National Sections of the L5I:

South Korea car workers strike ends after vicious repression

Printer-friendly versionPDF version

The 77 day stand-off between workers at the Ssangyong Motors plant and police ended on 5 August after police special units assaulted the roof, beating union members and arresting 96 of the strikers.

In the aftermath of the strike the union which represented the strikers, the Korean Metal Workers Union negotiated a deal with the company management which allowed 48 per cent of the sacked workers to be placed on unpaid leave or transferred to sales, 52 per cent ‘voluntarily resigned’ or were transferred to spin off companies.

The deal is supposedly meant that workers who were on unpaid leave would be given priority if more jobs opened up at the company again. But whether this happens is, of course, up to the bosses and we can be certain leading militants will never be allowed to work for the company again.

After the incredible level of militancy and workers' struggle, including a one-day general strike of a South Korean union federation in solidarity with the occupation, the deal struck by the union officials is plainly a defeat for the rank and file.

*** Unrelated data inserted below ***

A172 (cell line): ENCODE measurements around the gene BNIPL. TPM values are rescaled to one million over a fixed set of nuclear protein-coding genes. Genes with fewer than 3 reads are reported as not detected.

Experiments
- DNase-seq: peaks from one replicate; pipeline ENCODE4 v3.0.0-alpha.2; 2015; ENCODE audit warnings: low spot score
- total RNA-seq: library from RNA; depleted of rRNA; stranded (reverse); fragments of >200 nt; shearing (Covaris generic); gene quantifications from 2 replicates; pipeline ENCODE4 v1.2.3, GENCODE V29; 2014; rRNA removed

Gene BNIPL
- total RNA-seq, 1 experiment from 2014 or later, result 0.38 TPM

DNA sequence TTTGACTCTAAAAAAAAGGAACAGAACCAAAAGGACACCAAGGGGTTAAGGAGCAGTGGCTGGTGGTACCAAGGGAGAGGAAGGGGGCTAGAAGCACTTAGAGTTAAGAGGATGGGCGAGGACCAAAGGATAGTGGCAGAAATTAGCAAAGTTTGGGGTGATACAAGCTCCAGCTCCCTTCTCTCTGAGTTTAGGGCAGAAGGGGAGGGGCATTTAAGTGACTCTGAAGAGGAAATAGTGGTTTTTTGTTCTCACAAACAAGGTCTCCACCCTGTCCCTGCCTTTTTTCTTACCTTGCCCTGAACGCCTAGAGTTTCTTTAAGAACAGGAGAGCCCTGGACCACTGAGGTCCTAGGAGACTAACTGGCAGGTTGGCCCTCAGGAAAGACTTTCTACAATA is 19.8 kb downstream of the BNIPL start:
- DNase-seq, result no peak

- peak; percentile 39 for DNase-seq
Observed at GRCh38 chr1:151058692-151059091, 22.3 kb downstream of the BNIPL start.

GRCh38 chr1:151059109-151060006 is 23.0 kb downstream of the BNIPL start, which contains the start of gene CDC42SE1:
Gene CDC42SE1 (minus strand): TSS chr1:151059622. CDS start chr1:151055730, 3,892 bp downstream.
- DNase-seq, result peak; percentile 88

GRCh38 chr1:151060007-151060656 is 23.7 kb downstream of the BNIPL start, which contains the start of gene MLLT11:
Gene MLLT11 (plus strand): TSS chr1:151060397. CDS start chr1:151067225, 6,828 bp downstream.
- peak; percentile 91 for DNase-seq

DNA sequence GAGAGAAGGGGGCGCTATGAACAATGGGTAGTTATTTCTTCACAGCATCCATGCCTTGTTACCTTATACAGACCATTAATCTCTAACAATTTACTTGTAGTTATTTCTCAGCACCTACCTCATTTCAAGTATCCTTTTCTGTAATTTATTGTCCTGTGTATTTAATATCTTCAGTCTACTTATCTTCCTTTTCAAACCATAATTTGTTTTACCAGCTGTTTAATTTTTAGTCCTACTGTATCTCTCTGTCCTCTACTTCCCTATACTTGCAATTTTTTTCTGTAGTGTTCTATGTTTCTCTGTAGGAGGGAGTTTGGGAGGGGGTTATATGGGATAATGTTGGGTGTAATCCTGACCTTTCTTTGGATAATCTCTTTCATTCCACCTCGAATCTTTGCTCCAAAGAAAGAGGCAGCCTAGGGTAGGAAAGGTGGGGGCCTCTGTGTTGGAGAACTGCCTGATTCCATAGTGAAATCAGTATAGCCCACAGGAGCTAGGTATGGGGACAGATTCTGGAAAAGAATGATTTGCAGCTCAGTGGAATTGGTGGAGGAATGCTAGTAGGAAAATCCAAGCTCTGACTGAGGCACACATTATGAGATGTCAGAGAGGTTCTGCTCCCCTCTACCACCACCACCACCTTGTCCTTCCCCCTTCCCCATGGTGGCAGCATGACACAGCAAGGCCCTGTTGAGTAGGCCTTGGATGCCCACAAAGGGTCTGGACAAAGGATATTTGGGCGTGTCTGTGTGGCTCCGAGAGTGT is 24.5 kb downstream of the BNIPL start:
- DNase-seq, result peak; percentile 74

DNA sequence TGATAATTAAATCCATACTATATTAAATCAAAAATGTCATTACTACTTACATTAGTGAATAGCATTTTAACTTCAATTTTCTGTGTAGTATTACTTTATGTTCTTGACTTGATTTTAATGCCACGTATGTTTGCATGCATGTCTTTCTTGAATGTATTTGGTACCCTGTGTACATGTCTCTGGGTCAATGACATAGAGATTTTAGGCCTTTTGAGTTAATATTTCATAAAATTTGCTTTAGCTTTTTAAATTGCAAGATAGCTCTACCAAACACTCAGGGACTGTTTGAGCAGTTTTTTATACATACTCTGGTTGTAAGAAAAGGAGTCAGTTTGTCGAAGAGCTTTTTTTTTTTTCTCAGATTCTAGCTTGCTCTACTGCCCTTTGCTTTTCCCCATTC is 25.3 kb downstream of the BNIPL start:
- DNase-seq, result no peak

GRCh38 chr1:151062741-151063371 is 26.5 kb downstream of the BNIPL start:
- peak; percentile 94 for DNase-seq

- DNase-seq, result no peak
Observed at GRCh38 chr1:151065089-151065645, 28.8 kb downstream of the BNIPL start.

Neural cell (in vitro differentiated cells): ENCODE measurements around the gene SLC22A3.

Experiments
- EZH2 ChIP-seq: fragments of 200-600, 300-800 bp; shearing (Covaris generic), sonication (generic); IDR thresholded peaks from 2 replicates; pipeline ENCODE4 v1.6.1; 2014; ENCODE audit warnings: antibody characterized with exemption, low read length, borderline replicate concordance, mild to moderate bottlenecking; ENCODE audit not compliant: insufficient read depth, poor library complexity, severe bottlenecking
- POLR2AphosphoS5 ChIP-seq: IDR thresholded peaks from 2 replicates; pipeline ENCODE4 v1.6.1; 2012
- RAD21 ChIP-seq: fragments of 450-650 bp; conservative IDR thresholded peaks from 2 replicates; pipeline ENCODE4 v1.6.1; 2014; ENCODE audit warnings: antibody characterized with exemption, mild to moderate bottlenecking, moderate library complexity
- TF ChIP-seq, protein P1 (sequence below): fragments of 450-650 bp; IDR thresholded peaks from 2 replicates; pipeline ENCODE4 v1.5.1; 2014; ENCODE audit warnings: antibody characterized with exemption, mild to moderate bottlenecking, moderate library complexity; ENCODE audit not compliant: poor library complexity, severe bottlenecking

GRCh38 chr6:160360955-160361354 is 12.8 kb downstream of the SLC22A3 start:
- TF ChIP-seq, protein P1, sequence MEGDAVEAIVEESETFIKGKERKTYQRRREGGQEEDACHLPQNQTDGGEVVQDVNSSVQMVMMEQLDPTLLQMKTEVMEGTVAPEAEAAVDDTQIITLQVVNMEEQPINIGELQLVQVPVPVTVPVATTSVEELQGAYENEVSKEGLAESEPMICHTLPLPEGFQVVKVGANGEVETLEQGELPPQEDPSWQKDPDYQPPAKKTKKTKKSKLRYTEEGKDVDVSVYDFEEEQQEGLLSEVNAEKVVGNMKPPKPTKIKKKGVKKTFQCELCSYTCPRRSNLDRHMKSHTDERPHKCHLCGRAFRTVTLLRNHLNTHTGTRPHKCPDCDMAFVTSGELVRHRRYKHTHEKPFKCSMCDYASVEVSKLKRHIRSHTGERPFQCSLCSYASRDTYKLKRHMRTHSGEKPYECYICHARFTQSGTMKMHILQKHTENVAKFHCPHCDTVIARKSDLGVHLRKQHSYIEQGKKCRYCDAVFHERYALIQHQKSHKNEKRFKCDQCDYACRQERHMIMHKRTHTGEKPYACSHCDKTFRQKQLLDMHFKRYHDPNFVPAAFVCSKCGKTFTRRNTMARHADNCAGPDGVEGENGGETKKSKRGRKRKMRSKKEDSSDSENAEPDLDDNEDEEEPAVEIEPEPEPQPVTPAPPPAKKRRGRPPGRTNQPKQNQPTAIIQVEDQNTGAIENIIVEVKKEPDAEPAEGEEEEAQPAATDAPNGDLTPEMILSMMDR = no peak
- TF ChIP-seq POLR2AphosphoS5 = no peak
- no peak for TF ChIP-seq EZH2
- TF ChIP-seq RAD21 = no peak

The union leaders were clearly cowed by the massive level of state repression. Once mass self defense squads and solidarity strike action across the whole working class was posed by the vicious repression, the union leaders beat a retreat rather than taking the struggle forward to the next level.

The violence of the state in the face of the occupation is a lesson to workers everywhere: the capitalist state will stop at nothing to defend the property of the rich. The police are not impartial upholders of justice but in fact brutal thugs who beat and arrest workers that dare to fight back.

One worker fell from the roof during the assault and damaged his back, while photos have emerged on the Korean Trade Union websites of teams of police pinning strikers down and beating them with batons. This is after over 2 months of siege like conditions, tear gassings and psychological warfare using sound trucks and intimidation of strikers families.

The Ssangyong motor plant workers waged a heroic and exemplary struggle for their jobs. Their struggle is rich with lessons:
• the importance of solidarity with other sections of workers
• spreading the action - one out, all out
• militant defense against police repression
• rank and file control of the strike negotiations
This struggle has been historic and South Korean workers will not forget it in a hurry. Now we must discuss the lessons to prepare for the titanic battles ahead.